President Rodrigo Duterte is tired.
At least that’s what he said in his address to the people on March 29, 2021, when he talked about how his government is handling the coronavirus pandemic in the Philippines.
“I just want to cry in front of all of you,” he said. “But I have run out of tears.”
The COVID-19 pandemic is arguably the most challenging issue that the Duterte administration has faced, so challenging that he called the virus an “idiot” that he wants to slap in the face.
Filipinos are already used to his foul mouth and macho bravado, a trait that many say makes him “relatable” to ordinary people compared to his predecessors in Malacañang.
Rappler's video production team had the unenviable task of reviewing five years' worth of rants – and it was like jumping into a junkyard of foul, violent, and crass thoughts.
But they're not "just words." In this administration, his unfiltered statements often pass for policy.
Duterte ordered thousands of drug addicts killed, waging a war that left bodies of men cold on the pavement, under an old bridge, in a dark alley, or floating with bound arms and legs in the Pasig River.
In many instances, the victims were shot dead inside their homes after a “knock” or tokhang from police officers, leaving wives and children in fear as they cleaned their husband’s or father’s blood from the floor.
Duterte ordered soldiers to shoot female rebels in the vagina, and instead of disgust, he got laughter and cheers from the men. Rape jokes are the norm for him, and in a video during his recent birthday, he was caught on cam attempting to touch a woman’s private parts.
He kissed women who were practically strangers while he was on stage giving a speech, never mind that children were watching him on television. In one of his speeches, Duterte also said that women have no balls to lead a nation.
Duterte also called The Hague ruling that cemented the Philippines’ claim of the West Philippine Sea against China a “piece of paper” that he could throw in a trash bin. This, despite the documented harassment of Chinese authorities against Filipino fishermen in Philippine waters.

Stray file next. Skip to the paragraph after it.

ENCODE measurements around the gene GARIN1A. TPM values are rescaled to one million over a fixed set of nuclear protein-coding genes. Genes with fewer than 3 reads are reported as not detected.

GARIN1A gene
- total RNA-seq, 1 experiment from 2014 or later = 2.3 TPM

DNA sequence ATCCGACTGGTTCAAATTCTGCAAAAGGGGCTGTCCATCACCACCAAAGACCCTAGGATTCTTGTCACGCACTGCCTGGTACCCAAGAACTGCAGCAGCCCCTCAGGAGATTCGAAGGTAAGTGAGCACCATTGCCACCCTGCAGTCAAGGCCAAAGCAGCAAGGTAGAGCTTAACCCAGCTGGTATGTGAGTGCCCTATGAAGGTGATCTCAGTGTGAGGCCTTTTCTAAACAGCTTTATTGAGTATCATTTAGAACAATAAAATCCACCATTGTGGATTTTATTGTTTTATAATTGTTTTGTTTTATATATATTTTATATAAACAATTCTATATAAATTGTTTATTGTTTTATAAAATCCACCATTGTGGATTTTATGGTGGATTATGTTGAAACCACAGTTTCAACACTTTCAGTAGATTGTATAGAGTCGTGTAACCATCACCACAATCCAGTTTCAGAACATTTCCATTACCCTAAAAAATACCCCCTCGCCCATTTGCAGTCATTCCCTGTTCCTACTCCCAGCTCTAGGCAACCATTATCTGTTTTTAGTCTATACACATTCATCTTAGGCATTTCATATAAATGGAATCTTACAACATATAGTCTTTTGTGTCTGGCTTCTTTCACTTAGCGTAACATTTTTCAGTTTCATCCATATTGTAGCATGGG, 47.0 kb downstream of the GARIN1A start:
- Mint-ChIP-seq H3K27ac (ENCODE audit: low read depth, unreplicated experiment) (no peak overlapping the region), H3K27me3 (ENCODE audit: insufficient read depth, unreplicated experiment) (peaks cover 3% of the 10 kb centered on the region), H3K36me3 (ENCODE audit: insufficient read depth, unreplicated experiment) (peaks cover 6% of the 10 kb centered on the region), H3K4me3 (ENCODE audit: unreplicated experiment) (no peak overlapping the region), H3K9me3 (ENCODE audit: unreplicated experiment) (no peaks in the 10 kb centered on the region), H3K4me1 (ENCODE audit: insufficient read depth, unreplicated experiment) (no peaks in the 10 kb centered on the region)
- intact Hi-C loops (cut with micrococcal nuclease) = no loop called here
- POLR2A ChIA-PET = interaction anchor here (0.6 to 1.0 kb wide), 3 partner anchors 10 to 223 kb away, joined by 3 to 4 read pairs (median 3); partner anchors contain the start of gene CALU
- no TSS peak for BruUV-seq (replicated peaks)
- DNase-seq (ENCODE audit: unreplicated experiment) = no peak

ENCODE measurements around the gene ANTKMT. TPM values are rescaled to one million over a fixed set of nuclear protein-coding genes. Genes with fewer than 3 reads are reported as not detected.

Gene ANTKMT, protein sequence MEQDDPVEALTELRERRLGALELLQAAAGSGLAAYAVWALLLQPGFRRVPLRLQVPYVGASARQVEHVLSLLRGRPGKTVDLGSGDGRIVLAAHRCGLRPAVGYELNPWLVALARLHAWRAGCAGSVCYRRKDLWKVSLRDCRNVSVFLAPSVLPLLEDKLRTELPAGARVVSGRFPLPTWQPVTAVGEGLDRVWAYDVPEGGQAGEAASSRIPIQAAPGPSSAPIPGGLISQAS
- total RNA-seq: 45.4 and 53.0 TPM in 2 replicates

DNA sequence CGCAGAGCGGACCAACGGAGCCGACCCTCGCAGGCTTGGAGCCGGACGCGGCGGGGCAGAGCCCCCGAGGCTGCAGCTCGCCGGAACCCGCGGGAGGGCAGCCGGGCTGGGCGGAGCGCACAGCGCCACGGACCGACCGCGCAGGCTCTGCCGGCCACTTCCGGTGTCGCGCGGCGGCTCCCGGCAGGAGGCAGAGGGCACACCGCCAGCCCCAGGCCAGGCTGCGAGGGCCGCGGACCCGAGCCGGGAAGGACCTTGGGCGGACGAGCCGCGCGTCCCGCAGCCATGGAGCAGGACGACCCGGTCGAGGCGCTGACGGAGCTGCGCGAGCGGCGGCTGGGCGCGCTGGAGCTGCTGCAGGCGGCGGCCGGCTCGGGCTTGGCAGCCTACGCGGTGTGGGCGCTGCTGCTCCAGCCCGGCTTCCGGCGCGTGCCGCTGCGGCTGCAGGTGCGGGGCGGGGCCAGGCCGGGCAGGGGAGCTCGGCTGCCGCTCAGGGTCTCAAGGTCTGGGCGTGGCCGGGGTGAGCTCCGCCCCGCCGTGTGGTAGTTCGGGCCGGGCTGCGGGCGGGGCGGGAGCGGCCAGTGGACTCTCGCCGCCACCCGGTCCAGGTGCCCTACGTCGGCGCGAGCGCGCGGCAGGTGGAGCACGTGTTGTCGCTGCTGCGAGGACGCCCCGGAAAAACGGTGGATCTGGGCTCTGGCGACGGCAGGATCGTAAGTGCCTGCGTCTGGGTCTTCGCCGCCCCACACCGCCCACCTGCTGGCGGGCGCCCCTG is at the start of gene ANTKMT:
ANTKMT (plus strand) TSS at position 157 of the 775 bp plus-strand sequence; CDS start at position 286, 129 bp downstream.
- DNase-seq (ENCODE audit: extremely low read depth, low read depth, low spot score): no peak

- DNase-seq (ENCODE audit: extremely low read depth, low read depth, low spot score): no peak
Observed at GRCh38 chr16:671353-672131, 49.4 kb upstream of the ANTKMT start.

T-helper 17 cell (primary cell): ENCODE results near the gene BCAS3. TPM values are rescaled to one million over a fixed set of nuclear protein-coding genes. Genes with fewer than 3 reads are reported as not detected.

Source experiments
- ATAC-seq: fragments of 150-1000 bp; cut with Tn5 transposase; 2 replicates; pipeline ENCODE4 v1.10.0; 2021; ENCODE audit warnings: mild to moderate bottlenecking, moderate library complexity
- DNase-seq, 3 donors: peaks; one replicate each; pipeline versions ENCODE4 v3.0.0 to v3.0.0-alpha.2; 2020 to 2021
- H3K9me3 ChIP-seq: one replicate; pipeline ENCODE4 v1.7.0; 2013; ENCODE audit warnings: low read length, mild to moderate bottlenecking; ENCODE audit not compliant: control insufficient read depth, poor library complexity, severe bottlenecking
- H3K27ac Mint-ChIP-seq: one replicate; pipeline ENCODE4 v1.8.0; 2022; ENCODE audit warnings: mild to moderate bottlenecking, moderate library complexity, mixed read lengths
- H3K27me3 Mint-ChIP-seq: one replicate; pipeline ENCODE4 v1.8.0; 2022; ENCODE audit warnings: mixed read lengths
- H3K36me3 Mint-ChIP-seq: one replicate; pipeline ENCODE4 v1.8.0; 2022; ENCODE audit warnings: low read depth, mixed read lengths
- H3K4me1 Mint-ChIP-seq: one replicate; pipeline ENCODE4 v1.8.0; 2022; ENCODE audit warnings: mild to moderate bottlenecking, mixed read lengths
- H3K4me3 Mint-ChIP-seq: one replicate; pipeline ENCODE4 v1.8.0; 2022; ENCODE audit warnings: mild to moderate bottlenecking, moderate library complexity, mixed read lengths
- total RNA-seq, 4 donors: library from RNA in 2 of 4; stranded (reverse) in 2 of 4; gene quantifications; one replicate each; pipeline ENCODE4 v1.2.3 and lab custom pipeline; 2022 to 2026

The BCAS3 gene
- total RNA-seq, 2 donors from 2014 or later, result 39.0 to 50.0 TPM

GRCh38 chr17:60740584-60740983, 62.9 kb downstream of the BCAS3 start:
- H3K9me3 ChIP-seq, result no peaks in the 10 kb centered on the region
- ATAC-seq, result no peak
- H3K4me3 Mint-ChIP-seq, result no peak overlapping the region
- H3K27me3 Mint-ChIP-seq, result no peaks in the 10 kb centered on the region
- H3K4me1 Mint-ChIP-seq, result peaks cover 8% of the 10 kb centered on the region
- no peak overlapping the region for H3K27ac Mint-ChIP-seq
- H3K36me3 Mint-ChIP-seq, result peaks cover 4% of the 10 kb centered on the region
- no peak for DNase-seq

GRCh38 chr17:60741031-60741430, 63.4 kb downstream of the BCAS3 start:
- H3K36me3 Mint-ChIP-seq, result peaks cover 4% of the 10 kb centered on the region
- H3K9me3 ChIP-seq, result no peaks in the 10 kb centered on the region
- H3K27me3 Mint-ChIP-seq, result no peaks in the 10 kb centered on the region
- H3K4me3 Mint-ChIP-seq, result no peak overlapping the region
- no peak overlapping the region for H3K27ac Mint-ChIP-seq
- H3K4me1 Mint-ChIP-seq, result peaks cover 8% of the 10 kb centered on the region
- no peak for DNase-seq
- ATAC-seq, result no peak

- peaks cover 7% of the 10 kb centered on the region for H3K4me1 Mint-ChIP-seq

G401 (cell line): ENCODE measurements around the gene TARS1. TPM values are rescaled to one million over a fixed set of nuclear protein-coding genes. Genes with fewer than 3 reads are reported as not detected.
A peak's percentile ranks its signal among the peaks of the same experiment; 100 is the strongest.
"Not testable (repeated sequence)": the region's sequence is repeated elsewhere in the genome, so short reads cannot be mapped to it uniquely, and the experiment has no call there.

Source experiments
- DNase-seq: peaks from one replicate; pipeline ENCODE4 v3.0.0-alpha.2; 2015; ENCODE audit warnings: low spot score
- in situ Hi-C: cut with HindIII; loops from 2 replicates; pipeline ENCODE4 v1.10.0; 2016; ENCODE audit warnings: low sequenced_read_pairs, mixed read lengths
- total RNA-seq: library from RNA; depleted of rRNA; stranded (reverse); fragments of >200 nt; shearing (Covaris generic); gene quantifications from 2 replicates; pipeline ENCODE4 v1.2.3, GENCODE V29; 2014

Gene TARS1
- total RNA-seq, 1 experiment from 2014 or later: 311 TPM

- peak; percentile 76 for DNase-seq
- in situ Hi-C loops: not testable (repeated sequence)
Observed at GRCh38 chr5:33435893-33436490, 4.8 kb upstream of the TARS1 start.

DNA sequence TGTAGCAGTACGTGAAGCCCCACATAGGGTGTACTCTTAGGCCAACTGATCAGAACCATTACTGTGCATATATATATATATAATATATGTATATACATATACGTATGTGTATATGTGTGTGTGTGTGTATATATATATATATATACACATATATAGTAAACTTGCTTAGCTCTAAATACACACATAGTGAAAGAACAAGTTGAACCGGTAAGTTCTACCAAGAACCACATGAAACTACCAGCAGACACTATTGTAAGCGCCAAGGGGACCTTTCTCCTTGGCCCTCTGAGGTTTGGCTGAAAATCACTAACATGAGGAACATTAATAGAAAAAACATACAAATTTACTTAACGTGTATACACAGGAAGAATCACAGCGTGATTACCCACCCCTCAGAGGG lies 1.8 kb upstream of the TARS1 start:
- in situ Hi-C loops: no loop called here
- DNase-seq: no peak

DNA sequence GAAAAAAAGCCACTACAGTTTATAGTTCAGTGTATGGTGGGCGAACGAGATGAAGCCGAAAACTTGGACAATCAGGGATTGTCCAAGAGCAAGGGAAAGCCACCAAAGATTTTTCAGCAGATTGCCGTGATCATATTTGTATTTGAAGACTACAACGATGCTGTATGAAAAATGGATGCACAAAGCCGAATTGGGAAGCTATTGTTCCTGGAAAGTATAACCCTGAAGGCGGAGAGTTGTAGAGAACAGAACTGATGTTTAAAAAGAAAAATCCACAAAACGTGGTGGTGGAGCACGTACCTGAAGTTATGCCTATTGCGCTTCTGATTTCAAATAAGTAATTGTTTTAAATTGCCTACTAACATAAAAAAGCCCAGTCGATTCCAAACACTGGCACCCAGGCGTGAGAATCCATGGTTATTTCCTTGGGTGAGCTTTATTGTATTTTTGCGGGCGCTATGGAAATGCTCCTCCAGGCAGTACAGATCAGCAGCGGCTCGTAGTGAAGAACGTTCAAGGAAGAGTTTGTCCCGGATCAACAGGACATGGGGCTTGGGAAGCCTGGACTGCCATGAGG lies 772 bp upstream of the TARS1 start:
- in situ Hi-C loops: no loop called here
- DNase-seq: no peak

China is a friend, he said, and his love for Chinese President Xi Jinping is so immense that he called those who believed his campaign promise to ride a jet ski while waving the Philippine flag to assert Philippine sovereign rights “stupid.”
He said he would see to it that ABS-CBN, the largest news organization in the Philippines, is out – and that's exactly what happened. Just a year later, the network would stop broadcasting on free TV, resulting in the retrenchment of thousands of media workers, never mind that the job market was already in a slump due to the pandemic.
He also attacked other news organizations such as Rappler and the Inquirer for critical reporting, further weakening the press in a country where democracy is already diminished by disinformation.
Under the Duterte administration, the school year in 2020 opened with quiet and empty classrooms as the Department of Education shifted to distance learning due to coronavirus restrictions. Issues such as inaccurate or erroneous learning modules, connectivity issues, and students’ diminished learning capacity hounded the education sector.
Duterte blames the Philippines’ status as a third world country for its dismal global performance in education. His education secretary Leonor Briones would rather attack the World Bank than own up to her agency's failures.
The President has made it clear: communists are the state’s enemy. But the red-tagging more often targets critics, activists, human rights defenders, and progressive organizations.
One of Duterte's lasting legacies – one that would be felt long after his term – is the passage of legislation widely seen as anti-people and anti-human rights called the anti-terror law. It's seen by many as the nail on the coffin of democracy because it will facilitate the arrest, prolonged detention, and seizure of assets of perceived enemies and critics.
Despite the legacy of a crippled health system, a limping economy, curtailed freedoms, and historical highs in human rights abuses, Duterte still hints at running for the vice presidency in the 2022 elections. He himself admits it will give him immunity from prosecution for his sins.
And the more tragic aspect of this is that he could win. A recent Pulse Asia survey puts him as the frontrunner for the vice presidency, while his daughter Sara leads possible presidential candidates.
It is less than a year before Duterte steps down from Malacañang, and this administration is not even attempting to fix things. Instead, it has gone into campaign mode.
In his sixth and final State of the Nation Address (SONA) on Monday, July 26, will Duterte even bother to answer the question: Where is the Philippines now, five years into his presidency?
Watch this compilation of Duterte's most controversial moments in the last five years. But that's not all – next to his words, we also give you a glimpse of what Filipinos from these sectors say about Duterte's legacy. – Rappler.com